• AppliedPrice - price type (by default AppliedPrice=PRICE_CLOSE).

Note:

  • q>0;
  • r>0, s>0, u>0. If r, s or u =1, smoothing is not used;
  • Min. rates=(q-1+r+s+u-3+1).

Source: Stochastic Momentum Index Blau_SMI

Stochastic Momentum Index Excel Formula

The VBA code does a lot of the heavy lifting for calculations such as these, but worksheet formulas can also be used to calculate the SMI in Excel.

However, it’s essential to keep in mind that although simple to use, these are a lot less flexible than VBA.

Read this article if you would like to know more about calculating the stochastic momentum index in Excel. It goes into more detail on the process of using worksheet formulas.

Best Stochastic Momentum Index Settings

The SMI is often called an overbought and oversold indicator. It has two lines that we should focus on: %K, and %D.

  • %K = 5. It’s the faster line that represents the main movement of price.
  • %D = 3. It’s a slower line, a simple moving average (SMA) of the % K.

Most traders stick to the default settings when looking for trading opportunities using the stochastic momentum index; however, the SMI is a lot faster than the traditional stochastic oscillator, which means some traders may want to increase the %K line periods across which the SMI is reading in order to slow down the indicator. Traders typically don’t increase the slower moving average line as it reduces the speed of the signal.

Stochastic Momentum Index vs. Stochastic Oscillator

The stochastic oscillator and the stochastic momentum index attempt to determine momentum in any market condition. Although similar, the stochastic indicator and the stochastic momentum index have distinct differences that make them ideal for different trading styles.

A traditional stochastic indicator is a more straightforward tool that only shows the directional momentum based on the security’s current closing price at the end of the period being measured (months, days, intraday, etc.)

The stochastic oscillator compares the close prices of particular security with the highest and lowest prices, the high low range, over a specific period. However, traders often come across problems due to the stochastic oscillator price sensitivity to closing price causing price fluctuations, leaving some traders looking for solutions.

Changing the bar period is one way to smooth the fluctuation level in the stochastic oscillator. Another method to smooth out signals is by changing the overall period or the %D in the stochastic oscillator settings.

Alternatively, some momentum traders drop the stochastic oscillator in favor of the stochastic momentum index.

It incorporates the distance of the security’s closing price relative to the high low range’s median, giving momentum traders a smoother ride view of the asset’s price closed relative to the recent range.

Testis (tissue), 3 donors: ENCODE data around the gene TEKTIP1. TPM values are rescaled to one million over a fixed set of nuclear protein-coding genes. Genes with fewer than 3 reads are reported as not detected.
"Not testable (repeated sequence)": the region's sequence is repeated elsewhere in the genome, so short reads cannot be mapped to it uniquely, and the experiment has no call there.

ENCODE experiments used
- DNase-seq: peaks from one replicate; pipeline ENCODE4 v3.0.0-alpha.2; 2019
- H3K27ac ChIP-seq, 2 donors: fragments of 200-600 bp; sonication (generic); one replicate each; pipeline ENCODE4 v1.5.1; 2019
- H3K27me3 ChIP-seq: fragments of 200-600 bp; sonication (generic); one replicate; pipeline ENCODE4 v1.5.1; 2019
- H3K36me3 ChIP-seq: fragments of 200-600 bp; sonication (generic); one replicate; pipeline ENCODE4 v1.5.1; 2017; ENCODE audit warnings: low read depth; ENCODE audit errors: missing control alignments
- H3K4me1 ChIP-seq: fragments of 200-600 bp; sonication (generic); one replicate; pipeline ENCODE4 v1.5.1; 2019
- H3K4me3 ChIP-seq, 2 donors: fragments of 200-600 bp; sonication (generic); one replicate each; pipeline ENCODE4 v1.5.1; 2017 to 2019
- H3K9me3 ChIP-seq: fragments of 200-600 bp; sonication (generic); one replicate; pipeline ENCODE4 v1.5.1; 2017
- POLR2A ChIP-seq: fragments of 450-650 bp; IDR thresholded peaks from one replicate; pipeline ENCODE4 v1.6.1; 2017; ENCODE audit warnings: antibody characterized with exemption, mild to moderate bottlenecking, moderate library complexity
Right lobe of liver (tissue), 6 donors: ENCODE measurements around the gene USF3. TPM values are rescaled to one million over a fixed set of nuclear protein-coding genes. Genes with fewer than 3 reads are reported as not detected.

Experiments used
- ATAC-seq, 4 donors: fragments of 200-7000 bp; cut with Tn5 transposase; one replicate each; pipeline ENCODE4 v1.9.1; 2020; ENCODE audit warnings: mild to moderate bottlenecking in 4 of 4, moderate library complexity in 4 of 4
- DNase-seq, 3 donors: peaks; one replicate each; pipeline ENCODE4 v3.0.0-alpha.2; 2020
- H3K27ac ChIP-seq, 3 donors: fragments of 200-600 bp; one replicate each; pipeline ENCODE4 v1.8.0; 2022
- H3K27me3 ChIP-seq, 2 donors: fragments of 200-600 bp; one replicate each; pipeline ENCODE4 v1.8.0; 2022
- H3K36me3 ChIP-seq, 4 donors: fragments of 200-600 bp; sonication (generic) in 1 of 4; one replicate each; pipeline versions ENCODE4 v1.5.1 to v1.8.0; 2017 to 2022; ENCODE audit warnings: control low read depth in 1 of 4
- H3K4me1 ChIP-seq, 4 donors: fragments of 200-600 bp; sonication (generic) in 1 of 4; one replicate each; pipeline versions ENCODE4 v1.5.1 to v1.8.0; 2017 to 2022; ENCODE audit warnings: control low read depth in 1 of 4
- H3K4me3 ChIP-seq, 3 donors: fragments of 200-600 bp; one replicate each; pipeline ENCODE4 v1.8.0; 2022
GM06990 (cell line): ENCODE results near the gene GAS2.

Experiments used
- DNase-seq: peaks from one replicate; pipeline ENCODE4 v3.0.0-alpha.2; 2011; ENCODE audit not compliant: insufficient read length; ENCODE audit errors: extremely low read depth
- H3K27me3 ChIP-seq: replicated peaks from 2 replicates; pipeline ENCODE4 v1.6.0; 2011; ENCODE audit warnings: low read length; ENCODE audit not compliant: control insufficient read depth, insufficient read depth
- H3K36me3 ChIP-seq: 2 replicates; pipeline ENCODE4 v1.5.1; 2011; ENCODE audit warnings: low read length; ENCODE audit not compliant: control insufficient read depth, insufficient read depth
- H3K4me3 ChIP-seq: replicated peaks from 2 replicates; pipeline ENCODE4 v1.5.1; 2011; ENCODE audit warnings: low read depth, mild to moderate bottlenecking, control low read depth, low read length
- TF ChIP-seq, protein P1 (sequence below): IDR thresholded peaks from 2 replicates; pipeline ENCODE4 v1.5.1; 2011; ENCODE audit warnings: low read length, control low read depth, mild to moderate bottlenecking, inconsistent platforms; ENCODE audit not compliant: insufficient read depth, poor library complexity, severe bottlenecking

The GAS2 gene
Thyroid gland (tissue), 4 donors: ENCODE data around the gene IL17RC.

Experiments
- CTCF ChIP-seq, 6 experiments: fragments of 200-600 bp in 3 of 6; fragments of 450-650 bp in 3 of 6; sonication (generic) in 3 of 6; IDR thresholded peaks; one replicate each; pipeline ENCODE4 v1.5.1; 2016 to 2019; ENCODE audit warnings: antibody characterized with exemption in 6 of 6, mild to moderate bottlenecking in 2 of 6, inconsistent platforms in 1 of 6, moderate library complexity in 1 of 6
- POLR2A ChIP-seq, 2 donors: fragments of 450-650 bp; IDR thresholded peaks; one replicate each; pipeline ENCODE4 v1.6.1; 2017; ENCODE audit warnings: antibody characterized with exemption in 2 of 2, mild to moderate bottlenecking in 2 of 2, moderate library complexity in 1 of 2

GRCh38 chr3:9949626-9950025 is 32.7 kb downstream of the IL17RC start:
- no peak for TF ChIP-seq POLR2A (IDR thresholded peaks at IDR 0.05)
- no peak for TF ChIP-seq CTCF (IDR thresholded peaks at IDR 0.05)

Because of this, traders consider the SMI a better predictor of turning points.

What Are the Advantages of the SMI?

  • Ease of Use: The SMI helps momentum traders identify shifts in price momentum.
  • Momentum-based: The SMI is a momentum-based indicator, which is said to lead price action.
  • Clear Signals: Shows signs of possible shifts in momentum for mean reversion or trend reversal trades.

What Are the Disadvantages of SMI?

Must Be Used with Volume Indicators to Confirm Momentum: For traders to get a better sense of where the market is headed, they need to use the SMI together with indicators that measure volume in the market.

How To Use the Stochastic Momentum Index

For the most part, traders depend on technical analysis tools like the SMI to determine the price momentum and direction of a particular security to go long or use it as a sell signal to go short.

There are many ways to trade using this indicator. Below we take a look at three primary ways you can use the SMI in your trading:

  • Overbought and Oversold
  • Signal Line Crossover
  • Divergence

Overbought and Oversold

The SMI can be a powerful technical analysis tool that helps you find potential overbought and oversold market levels.

However, if there are no clear support or resistance areas, it can be dangerous to blindly trade overbought and oversold signals generated by the SMI.

But, in clearly ranging markets, traders can use the +/-40 levels on the oscillator to find potentially profitable trading opportunities.

Stochastic Momentum Index Overbought & Oversold

It’s important to note that +40 or -40 oscillator levels show strong trends, and it’s possible for the trend to continue, but the idea is a strong price movement turns into profit-taking, which causes a trend reversal.

Crosses